While Hynde may appear brassy and bold, when recording vocals she likes her volume and the band to be quiet. Talk of volume levels will eventually lead to a discussion of noise pollution.
“I like things real quiet,” she says. “I don’t like to hear my voice very loud. I like everything real dry, and I never use any reverb. And I record vocals in mono. Hearing a stereo mix while I’m singing just confuses me. I like the music level around me very quiet, and I use in-ear monitors. I know a lot of bands listen to themselves really loud, but then there’s nowhere to go. If you listen to it pretty quiet you can hear more of the nuances and the vibe. Then you can crank it and get off on it. But you don’t have to get off all the time. I have a bit of an autistic approach. I don’t like any surprises.”
Yttling recorded Hynde’s vocals in steps: “Chrissie and Gustav would record three passes and then comp them, then record three more and comp those,” he says. “Then I would listen and comment, maybe have them record some changes and patches. Then we would let it rest until the next session. If it still felt solid we would keep it. If not we would repeat the procedure. Sometimes we’d keep the handheld Shure SM 58 from the demo, sometimes we would redo with a Neumann or something else. Not really a big deal what preamp we use as long as there’s a good performance. And even if we got a good take, we would go back and listen to the demo vocals just to see that we didn’t miss out on any good stuff.”
“We mostly used a Neumann 269, the desk preamps from the API 3232 and an LA-3A or a Bluestripe 1176,” says Lindelöw. “Chrissie stood in the big live room most of the time, but some of the vocals were done with a Shure SM58 or SM7 standing in the control room. Mostly she didn’t want any reverb, but sometimes she got some from Pro Tools, like a plate simulation or from our Micmix Master Room XL-305 stereo spring reverb. Chrissie’s voice is so good, expressive, and powerful, that she will sound good through any mic you throw at her. The 269 worked well though, bringing out the subtleties.”
“When you’re making a record, I believe in getting the job done and not agonizing,” Hynde adds. “If you can still live with a vocal that is a little rough after two days, you might see the charm in it that we loved on the records we grew up with. If you look at yourself you will only see the faults. It’s like sending an angry email. If you leave it a day, you will probably be glad you didn’t send it.”
Lindelöw, Stenlund, and Perned tracked Stockholm in Ingrid Studio’s various live rooms and iso booths. An API 3232 desk ran for the sessions, “for its preamps and routings,” Lindelöw explains. “I love the sound of the transformers in that desk, especially when tracking through the buses. The mix was summed in Pro Tools and monitored on two faders on the desk. I don’t believe in aural benefits of analog summing; might as well just use two channels. We did some tracking at our smaller studio as well, using an API 1608 or a Neve BCM 10 in the same way.” Lindelöw explains that Yttling is a hands-on producer, and keeps things simple. For effects, they used the Waves SSL-bundle, Waves CLA-76 Compressor, Avid Space, and some SoundToys “stuff for echoes and distortion.”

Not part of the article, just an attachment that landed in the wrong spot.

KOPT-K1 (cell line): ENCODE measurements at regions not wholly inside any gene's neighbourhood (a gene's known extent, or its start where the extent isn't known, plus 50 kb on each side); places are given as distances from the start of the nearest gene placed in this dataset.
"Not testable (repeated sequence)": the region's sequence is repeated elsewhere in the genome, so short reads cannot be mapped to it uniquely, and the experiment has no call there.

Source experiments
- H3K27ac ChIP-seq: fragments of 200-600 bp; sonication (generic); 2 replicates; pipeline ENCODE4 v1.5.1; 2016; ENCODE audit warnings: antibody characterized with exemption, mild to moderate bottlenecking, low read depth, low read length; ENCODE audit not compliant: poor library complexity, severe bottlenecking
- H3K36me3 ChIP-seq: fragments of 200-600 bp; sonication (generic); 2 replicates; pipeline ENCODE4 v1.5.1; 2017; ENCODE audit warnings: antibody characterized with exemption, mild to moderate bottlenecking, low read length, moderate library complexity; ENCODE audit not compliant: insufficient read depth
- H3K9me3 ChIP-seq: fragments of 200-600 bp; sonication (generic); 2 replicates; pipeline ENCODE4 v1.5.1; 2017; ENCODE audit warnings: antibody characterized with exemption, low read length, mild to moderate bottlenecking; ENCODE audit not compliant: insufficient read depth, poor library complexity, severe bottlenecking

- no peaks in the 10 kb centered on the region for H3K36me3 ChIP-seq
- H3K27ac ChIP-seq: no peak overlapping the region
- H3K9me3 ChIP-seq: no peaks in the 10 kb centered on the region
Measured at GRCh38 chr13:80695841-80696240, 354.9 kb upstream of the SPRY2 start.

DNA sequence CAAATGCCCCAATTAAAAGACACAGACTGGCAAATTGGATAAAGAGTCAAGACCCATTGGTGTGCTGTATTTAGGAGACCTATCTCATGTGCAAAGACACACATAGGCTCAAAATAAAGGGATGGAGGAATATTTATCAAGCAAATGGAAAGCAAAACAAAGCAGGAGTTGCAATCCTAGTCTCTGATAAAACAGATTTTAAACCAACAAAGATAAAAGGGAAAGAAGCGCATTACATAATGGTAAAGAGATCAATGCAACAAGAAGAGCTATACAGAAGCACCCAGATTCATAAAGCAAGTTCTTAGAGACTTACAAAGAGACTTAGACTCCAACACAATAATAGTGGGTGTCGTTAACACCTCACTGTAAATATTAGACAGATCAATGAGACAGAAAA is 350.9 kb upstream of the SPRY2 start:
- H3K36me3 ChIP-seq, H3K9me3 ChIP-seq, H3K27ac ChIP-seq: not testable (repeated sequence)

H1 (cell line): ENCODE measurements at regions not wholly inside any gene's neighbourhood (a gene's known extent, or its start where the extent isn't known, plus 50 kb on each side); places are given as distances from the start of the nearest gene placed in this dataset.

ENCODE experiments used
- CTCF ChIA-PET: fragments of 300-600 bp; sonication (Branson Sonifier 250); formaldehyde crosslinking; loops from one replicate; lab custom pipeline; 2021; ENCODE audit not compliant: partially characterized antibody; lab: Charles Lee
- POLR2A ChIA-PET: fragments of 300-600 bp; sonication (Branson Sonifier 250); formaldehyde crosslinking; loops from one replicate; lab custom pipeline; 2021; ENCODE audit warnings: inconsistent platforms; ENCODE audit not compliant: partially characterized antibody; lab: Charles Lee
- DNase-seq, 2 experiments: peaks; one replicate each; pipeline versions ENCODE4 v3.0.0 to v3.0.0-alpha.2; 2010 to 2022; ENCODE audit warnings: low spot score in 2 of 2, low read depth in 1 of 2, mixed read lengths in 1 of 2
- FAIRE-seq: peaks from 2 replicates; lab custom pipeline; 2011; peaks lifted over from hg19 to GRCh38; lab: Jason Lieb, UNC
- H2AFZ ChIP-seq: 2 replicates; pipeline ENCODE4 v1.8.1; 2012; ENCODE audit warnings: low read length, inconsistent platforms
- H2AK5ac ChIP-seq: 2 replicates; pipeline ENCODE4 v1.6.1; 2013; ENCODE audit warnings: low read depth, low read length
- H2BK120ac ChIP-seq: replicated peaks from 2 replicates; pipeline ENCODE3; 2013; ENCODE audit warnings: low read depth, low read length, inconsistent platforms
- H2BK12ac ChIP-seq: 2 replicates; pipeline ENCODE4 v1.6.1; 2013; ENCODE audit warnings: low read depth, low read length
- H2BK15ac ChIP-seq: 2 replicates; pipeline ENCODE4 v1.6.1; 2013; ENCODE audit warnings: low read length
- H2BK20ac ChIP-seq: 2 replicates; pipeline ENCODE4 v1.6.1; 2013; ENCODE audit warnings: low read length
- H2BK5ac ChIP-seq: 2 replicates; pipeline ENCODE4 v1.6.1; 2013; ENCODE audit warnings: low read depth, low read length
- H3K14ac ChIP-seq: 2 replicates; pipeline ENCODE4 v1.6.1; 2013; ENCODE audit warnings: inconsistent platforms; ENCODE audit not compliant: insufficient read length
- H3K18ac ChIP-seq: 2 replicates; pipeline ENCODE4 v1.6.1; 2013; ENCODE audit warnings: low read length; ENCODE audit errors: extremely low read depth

Guitarists Hynde, Yttling, Mattias Boström, John McEnroe, and Anders Pettersson played Gretsch hollow-body, Silvertone, and steel guitar through Fender Twin, Fender Deluxe Tweed, an old Gibson, and Vox Pathfinder amplifiers, miked with a Shure SM57 or a Sennheiser 421. “Old nylon-string Levin guitars” and a Gibson Hummingbird were miked via Coles 4038, Shure SM57, AKG D190, and sometimes a Neumann 269. The 57s were pointed at the body, the 4038 at the neck joint, and the D190 somewhere in between, all running through the API’s onboard preamps. Bass guitar was recorded into a Radial DI, or the API’s DI-inputs when working on the API 1608.
For keyboards, “we used a small upright piano, a big upright piano, and a grand piano miked with a Neumann SM2 on the grand and the big upright, alternating between mid-side and Blumlein miking setups,” Lindelöw explains. “On the small piano we used a Shoeps 221 or a Neumann TLM103. We miked the big upright from the back, the small upright from the top, the grand piano at the middle of the body. We also used a Mellotron, both the analog and digital models. The digital Mellotron is such an amazing production tool, super-fast to get down ideas with! Farfisas, Moog Minimoogs, and Celesta were used as well.”
For drums, Lindelöw placed Sennheiser 421s on snare drum top and bottom heads, Coles 4038s on the toms, AKG D12s inside the kick drum, and “some cheap ribbon on the outside.” A Pearl condenser was used on the hi-hat and Bang & Olufsen BM5s for overheads. “Mostly no room mics, but sometimes some small-diaphragm condensers in the next room, and sometimes a D190 for dirt. The Coles had to go kind of high to not distort on the floor tom, the rest of the setup is kind of conventional,” Lindelöw adds.
Engineer Gustav Lindelöw Lindelöw’s go-to session gear? “For mixing, definitely the Micmix Master Room XL-305,” Lindelöw says. “It sounds good on anything whether you use it for reverbs or just for distortion/sound shaping. It’s a solid-state spring unit. It always remains smooth and dark without getting that ‘sploing’ that other springs have. I like the AKG BX20 as well, but the Master Room sounds more unique to me. I first heard it when assisting for Simon Nordberg, a great Swedish mix engineer, and bought one when I saw it used on vend.se (Sweden’s version of Craigslist). It’s all original but I’m thinking of adding real pots for the outputs instead of those stupid trimmers.”
“Technology moves so fast now and it escalates and there’s no time for any kind of protocol,” Hynde adds. “That’s why people shout on their phones in public places. There are no rules now and it’s harder to pull back and re-access things. I spend time in Paris where the cafes still play really cool mid-’60s jazz. They understand atmosphere; it’s part of the culture. In England, there’s too much cocaine and alcohol in the music, and that’s what you’re hearing. Now in a restaurant, I listen first to see if I can stand sitting in there for an hour listening to the music. It is a trend, and I hope things will be pushed in a different direction.”
Ken Micallef is based in New York City.